The second family of ignored questions is about the status of the management of business enterprises (of capital). The very existence of oligopolistic groups is not taken into consideration more than in some insignificant proposals for the ‘revision of enterprise governance’! And yet, confronted by the orthodox liberal positions of the rightwing (which are in fact completely reactionary), a broad spectrum of public opinion is already aware of the need to question the private management of these groups. An example is the medical profession which, on the whole, can easily perceive the need to subordinate the management of the pharmaceutical industry to the requirements for satisfying social needs, if not to nationalize them.
The third series of ‘great questions’ obviously concerns the distances in the globalized system between the ‘developed countries’ (the North) and the ‘developing countries’ (the South). In a UN report, like any report that considers globalization, this distinction cannot be forgotten. But the economists of the system never emerge from the simplistic vision of ‘development by stages’ (Rostow) of orthodox liberalism which, in fact, ignores the whole issue.
The G7 advocates – within the limitations already mentioned – ‘a top-down exit’ from the crisis.
It has thus brought together a collection of proposals that it judges are sufficient and effective for a ‘corrected’ globalization system to associate what it claims are the decisive advantages of globalized capitalism (enabling the development of all the North and South countries) and the ‘remedies’ to correct the faults and mistakes: reducing financial risks, the democratic ‘governance’ of the international institutions, poverty reduction and the mentioning – lightly if not meaninglessly – of ‘adjacent questions’. It is perhaps a timid start for a financial system that is no longer exclusively tied to the dollar.
In these analyses the prospect of autonomous decision by the countries of the South is not taken into consideration. The very idea of this autonomy is quite strange to the orthodox liberal concept of ‘globalization’. The argument put forward to accept the idea that a global consensus would be essential is simplistic: the crisis is global, therefore its solution must also be so! Not a word about the fact that behind this apparent consensus the North is using it to impose its unilateral views. In reality, the reconstruction of a globalization that benefits people must be preceded by a deconstruction of the globalization of the oligopolies.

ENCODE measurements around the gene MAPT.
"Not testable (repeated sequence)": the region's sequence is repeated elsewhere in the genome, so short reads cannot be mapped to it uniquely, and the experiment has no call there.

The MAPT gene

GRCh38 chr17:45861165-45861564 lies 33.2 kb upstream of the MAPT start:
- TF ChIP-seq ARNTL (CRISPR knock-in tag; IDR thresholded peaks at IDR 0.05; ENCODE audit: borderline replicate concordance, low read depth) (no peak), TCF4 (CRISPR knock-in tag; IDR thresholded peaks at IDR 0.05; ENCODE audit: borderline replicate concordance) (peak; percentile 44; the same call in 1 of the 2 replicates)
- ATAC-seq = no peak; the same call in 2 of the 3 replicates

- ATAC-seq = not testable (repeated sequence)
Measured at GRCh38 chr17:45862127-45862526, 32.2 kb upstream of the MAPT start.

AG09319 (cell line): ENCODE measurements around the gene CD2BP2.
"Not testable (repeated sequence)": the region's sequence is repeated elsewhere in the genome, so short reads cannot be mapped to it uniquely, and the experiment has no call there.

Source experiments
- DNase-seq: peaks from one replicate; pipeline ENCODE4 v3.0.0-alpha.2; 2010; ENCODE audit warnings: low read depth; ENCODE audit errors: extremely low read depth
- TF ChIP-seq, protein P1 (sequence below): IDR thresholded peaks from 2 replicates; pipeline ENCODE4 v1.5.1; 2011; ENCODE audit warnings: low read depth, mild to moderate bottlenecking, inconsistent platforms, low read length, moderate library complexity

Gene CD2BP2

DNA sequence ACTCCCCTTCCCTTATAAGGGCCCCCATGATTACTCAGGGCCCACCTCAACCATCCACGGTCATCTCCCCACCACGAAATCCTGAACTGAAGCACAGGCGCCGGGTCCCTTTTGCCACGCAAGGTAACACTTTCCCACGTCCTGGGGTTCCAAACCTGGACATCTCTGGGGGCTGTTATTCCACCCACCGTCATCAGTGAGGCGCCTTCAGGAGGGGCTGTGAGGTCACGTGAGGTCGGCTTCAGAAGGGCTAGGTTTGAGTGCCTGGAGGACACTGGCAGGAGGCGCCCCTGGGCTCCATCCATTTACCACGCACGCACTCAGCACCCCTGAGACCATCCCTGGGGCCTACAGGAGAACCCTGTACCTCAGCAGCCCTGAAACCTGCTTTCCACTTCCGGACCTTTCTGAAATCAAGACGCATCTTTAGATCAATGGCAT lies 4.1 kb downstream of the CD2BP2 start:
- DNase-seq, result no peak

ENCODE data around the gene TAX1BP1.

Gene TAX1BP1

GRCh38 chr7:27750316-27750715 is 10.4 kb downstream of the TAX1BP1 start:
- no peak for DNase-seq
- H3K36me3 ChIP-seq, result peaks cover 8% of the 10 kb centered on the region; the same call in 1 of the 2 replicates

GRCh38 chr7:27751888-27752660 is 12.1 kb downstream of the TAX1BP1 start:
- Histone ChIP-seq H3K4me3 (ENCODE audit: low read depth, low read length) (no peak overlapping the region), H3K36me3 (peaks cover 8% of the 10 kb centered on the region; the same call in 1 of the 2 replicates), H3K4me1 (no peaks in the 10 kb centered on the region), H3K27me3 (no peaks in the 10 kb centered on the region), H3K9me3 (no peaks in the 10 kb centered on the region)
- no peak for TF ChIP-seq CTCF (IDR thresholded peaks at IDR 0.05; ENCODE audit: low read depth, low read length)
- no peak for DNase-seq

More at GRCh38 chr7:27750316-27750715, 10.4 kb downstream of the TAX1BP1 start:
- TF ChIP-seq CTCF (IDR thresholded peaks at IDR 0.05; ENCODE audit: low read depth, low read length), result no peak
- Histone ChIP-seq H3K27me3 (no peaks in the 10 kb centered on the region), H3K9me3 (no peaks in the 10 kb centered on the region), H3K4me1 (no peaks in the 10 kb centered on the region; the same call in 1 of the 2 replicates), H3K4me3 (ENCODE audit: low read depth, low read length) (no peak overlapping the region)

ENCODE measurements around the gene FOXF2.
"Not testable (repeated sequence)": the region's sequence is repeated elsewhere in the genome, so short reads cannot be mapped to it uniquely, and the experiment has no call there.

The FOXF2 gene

No doubt apparent concessions are being made on the necessity for a ‘differentiated treatment of developed countries and the developing ones’, while the former are invited to ‘open their markets to the exports from the South’. In fact, this concession is made in the same spirit as the granting of a few years of ‘favourable treatment’, because the conclusion of the Doha cycle is openly demanded, which envisages nothing more than that. A total ignorance – and no doubt distrust – is shown of the severe and justified criticisms of the WTO by Jacques Berthelot and Via Campesina whose devastating analyses concern the way that agricultural and food production issues are treated.17 The counter proposals made by groups from the South are not even mentioned. In fact, the insistence on opening the North to the exports of the South, seen as the royal highway to development by liberal orthodoxy, immediately eliminates consideration of another road, based on the priority for the broadening of the internal market (individually and collectively) and the relative reduction of their exports to the North.